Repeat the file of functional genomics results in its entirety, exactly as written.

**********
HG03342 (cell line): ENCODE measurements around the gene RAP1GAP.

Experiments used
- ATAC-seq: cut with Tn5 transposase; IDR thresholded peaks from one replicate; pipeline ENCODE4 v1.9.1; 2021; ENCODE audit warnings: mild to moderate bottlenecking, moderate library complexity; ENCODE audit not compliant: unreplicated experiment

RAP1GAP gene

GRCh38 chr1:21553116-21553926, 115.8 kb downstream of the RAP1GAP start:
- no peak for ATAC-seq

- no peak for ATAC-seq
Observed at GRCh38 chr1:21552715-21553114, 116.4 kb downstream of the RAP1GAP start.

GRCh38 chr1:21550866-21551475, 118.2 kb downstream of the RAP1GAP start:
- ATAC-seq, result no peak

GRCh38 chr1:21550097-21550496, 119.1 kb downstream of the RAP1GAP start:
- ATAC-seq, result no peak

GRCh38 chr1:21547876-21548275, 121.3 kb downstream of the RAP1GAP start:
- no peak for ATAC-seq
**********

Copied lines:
HG03342 (cell line): ENCODE measurements around the gene RAP1GAP.

Experiments used
- ATAC-seq: cut with Tn5 transposase; IDR thresholded peaks from one replicate; pipeline ENCODE4 v1.9.1; 2021; ENCODE audit warnings: mild to moderate bottlenecking, moderate library complexity; ENCODE audit not compliant: unreplicated experiment

RAP1GAP gene

GRCh38 chr1:21553116-21553926, 115.8 kb downstream of the RAP1GAP start:
- no peak for ATAC-seq

- no peak for ATAC-seq
Observed at GRCh38 chr1:21552715-21553114, 116.4 kb downstream of the RAP1GAP start.

GRCh38 chr1:21550866-21551475, 118.2 kb downstream of the RAP1GAP start:
- ATAC-seq, result no peak

GRCh38 chr1:21550097-21550496, 119.1 kb downstream of the RAP1GAP start:
- ATAC-seq, result no peak

GRCh38 chr1:21547876-21548275, 121.3 kb downstream of the RAP1GAP start:
- no peak for ATAC-seq